"So what's indie pop, then?" - Indietracks Festival's boss reveals all

United Kingdom United Kingdom | by Stuart Mackay | 19 May 2010

“So what's indie pop, then?" one of the station guards asks me as he watches a bunch of excited festival-goers step off the stream train on the way to the Indietracks Festival.

He's one of a team of local volunteers who drive the locomotives, maintain the trains and act as signalmen at the Midland Railway Centre. You might think that having thousands of music fans descend upon this quaint railway would be their worst nightmare, but actually they're delighted to see so many people enjoying the trains. I've never know how to describe indie pop, however, so I dodge the question and point the guard towards one of the carriages where the Bobby McGees are about to enthral passengers with their ukulele-based skiffle pop.

I never set out to run a festival, it just happened. In 2007, I had no experience in organising shows and was simply working at the railway restoring steam trains, when I had the idea of staging a gig there.

I nervously approached the railway managers about running a small event in April and, luckily, they were incredibly supportive. I printed flyers to hand out at local gigs, but although I'd been given flyers many times at shows, for some reason I was too nervous to hand out my own. I thought that everyone would laugh at my suggestion of visiting some old railway in the middle of nowhere to see bands, so I just quickly laid down the flyers and left. I needn't have worried. Word spread, the night sold out really quickly, and the evening was a success. We had to do it again.

Summer was approaching, so I started to think about an all-dayer. I then figured that if we were building stages and people were travelling long distances, why not hold it for two days? And that's how, in the summer of 2007, Indietracks became a proper festival.

I have to admit that our first festival was a struggle. I was working full-time restoring trains and trying to do everything else in my spare time. The bands needed convincing that this festival could actually happen, and I was forced to relocate the outdoor stage at the last minute as torrential rain was forecasted.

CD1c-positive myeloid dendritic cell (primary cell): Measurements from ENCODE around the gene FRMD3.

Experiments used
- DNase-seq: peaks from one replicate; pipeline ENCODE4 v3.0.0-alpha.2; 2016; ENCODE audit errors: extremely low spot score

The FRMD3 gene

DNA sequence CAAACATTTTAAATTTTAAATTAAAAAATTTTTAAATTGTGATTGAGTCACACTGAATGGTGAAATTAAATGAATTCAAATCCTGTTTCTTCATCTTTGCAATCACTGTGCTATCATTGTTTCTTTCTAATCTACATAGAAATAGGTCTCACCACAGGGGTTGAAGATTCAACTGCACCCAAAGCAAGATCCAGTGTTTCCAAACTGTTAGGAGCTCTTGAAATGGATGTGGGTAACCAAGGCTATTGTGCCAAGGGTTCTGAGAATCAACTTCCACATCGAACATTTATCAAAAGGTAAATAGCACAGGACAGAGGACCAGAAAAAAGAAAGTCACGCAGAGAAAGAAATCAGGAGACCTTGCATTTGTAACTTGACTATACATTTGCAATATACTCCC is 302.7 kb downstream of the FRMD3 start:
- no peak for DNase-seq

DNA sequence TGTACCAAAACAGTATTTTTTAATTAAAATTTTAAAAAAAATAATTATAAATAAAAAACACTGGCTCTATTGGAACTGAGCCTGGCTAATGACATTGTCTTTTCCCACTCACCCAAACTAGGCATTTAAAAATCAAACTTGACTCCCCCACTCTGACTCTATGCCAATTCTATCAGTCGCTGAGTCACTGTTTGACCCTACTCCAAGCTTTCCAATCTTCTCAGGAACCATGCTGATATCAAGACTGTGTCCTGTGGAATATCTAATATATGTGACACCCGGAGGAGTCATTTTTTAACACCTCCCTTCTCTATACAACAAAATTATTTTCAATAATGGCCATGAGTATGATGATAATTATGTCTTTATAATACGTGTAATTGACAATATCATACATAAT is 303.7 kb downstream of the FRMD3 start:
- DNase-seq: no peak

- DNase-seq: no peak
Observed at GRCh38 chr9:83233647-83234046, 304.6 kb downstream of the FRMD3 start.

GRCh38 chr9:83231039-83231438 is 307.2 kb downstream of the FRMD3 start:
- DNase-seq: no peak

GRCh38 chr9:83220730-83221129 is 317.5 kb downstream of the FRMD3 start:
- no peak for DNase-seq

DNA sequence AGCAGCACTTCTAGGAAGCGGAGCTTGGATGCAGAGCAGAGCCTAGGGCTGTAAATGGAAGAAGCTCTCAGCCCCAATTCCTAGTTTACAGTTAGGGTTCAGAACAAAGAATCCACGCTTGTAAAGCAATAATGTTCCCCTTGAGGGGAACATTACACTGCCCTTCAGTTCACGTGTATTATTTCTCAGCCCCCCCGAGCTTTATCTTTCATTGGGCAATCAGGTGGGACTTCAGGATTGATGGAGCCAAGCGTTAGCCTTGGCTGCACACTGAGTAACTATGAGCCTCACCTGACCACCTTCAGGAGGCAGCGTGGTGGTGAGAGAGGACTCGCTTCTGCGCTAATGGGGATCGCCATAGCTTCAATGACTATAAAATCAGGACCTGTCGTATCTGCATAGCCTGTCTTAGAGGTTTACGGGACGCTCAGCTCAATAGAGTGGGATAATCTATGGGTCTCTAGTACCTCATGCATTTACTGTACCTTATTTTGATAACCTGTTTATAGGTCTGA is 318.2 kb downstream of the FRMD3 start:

We moved the main stage into a recently built locomotive shed, with a concrete floor that had only set a week previously and a stage I had built myself. Typically, after all that effort, it turned out to be a sunny weekend.

In 2008 we added a small outdoor stage (on a lorry trailer) and, last year, thanks to the support of our partner Elefant Records, we were able to build an even bigger one - and this time it wasn't on the back of a lorry! In fact, last year's festival attracted more people than ever thanks to our partnership with Elefant to celebrate their 20th anniversary. The Spanish label brought a range of fantastic bands to play the new outdoor stage, including La Casa Azul and Camera Obscura, and a whole host of Spanish indiepop fans followed them over, which gave the festival a distinctly European favour. La Casa Azul even won a special Virtual Festival Critics' Choice award for his headline slot, which saw our main field transformed into a Euro-indie pop disco! We also hosted craft and music workshops for the first time ever in areas such jewellery and bunting making, and how to run your own record label. These proved really popular with both young and old alike, and we're looking forward to running these again this year!
Behind the scenes, everyone involved in running Indietracks is doing it as a hobby. Jobs such as artwork, press releases and festival programmes are all done by the team for the love of it, and I'm still quite surprised at the level of interest that we receive. It's obviously a bit of a niche festival, being solely indie pop, and there's a much bigger rock and blues festival just three miles from us that also takes place on the last weekend of July. We're targeting different audiences, but it didn't stop the local press running a story once about the "battle of the festivals"!
It's a bit strange to get that sort of attention, but I'm really pleased that my idea has caught people's imagination. Four years ago, combining pop music and locomotives was just a ridiculous dream … now it's full steam ahead for this year's event!

Stuart Mackay


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